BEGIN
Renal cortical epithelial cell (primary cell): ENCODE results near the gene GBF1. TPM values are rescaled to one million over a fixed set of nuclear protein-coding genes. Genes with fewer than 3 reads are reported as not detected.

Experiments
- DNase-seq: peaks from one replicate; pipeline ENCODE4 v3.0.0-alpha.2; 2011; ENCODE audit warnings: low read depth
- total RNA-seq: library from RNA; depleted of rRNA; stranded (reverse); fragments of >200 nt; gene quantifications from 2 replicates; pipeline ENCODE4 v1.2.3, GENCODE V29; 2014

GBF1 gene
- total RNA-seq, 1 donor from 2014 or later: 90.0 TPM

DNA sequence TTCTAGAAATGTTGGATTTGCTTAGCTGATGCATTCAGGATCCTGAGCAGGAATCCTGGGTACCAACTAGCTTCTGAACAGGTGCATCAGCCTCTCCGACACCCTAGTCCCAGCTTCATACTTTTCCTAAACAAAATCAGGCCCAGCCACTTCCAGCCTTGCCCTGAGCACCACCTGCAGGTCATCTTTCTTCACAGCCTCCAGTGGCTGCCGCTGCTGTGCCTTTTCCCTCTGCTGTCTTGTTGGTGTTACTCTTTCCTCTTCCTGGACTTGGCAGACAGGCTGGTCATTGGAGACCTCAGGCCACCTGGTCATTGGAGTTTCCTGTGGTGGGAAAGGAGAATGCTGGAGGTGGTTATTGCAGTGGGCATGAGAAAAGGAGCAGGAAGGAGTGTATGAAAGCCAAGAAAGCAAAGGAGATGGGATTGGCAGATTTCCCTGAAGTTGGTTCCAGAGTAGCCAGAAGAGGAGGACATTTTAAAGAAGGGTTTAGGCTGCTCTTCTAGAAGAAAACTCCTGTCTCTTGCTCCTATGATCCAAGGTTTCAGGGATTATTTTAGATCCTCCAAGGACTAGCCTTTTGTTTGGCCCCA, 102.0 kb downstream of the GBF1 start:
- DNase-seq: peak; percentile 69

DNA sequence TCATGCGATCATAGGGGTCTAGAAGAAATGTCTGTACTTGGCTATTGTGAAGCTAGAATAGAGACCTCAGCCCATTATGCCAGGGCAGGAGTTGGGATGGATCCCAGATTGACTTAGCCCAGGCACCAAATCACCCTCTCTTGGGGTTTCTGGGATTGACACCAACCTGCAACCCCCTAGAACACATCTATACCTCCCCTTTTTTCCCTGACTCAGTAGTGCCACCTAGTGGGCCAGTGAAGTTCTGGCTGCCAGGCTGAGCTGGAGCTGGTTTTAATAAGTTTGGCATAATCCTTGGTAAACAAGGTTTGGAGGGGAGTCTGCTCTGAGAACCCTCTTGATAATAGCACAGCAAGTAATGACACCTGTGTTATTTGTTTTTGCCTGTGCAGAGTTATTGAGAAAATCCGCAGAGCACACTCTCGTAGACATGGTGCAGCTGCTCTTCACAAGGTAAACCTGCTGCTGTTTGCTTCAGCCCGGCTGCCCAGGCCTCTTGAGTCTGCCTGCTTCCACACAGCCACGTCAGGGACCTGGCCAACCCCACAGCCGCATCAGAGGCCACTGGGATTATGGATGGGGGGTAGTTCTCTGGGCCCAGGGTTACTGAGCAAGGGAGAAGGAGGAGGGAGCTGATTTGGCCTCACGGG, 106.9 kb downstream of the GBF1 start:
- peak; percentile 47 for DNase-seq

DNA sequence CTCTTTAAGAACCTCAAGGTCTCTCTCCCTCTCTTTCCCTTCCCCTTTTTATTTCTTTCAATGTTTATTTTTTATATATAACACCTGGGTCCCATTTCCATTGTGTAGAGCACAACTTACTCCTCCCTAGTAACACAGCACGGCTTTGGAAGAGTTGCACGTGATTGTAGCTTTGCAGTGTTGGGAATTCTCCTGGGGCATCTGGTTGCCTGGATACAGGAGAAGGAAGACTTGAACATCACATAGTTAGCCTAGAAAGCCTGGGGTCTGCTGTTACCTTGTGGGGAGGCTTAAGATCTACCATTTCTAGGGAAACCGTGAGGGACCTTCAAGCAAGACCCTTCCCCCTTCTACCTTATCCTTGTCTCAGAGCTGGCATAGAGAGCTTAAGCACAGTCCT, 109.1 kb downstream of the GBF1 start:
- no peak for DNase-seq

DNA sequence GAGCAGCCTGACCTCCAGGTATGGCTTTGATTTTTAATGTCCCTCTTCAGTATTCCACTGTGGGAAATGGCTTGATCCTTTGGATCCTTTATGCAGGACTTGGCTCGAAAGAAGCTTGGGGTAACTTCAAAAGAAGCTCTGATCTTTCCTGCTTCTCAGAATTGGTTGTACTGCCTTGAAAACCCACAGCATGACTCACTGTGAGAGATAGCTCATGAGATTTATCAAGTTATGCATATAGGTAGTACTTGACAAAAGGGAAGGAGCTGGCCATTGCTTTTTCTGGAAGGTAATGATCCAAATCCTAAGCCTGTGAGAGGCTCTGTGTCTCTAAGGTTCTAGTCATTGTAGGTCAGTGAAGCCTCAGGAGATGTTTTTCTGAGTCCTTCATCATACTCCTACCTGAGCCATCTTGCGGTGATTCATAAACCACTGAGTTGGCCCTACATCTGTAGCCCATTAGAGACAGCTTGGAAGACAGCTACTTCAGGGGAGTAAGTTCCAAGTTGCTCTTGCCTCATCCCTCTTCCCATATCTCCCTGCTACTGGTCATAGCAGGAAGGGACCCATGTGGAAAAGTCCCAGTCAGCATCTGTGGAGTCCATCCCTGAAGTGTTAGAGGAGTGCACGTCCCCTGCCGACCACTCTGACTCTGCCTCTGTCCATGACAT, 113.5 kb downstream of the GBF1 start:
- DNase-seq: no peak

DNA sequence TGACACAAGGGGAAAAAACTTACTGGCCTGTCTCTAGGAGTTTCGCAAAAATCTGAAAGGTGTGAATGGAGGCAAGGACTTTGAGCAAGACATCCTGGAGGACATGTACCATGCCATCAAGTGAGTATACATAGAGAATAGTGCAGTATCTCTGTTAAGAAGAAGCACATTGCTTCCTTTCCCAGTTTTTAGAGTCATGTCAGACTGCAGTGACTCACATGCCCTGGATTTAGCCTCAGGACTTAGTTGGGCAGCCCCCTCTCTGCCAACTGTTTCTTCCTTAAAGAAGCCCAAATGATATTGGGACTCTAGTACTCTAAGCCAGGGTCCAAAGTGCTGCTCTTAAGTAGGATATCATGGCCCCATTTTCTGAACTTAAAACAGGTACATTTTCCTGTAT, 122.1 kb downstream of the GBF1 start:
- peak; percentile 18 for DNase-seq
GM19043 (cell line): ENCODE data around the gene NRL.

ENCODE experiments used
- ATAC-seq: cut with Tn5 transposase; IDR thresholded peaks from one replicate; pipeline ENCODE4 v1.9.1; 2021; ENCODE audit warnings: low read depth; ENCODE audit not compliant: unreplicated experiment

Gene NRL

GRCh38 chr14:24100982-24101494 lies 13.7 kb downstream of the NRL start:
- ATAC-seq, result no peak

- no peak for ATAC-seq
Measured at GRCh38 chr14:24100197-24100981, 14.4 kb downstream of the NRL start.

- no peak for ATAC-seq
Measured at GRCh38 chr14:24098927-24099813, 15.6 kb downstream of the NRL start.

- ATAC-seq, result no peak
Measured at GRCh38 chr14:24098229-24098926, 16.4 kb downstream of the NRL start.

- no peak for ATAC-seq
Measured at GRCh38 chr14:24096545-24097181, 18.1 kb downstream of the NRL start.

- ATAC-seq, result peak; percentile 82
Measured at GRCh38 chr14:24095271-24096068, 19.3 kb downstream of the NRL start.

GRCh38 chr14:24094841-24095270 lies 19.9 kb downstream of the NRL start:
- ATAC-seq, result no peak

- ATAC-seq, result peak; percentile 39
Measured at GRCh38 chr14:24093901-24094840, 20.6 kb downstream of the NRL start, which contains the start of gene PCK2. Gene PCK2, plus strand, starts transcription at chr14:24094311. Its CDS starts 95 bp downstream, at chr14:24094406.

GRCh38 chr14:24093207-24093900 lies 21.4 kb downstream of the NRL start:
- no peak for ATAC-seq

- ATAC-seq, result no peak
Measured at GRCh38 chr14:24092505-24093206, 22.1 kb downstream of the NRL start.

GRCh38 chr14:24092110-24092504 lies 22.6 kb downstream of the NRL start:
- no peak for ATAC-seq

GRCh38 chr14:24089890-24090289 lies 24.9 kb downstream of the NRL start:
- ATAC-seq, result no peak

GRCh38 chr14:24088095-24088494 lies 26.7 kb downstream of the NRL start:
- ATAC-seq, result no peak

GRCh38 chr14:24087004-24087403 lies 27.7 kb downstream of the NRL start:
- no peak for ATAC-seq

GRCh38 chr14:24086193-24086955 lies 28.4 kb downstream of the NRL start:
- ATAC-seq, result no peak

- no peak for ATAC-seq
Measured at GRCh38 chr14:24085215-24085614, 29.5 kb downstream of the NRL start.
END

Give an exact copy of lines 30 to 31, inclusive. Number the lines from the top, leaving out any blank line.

Measured at GRCh38 chr14:24096545-24097181, 18.1 kb downstream of the NRL start.

- ATAC-seq, result peak; percentile 82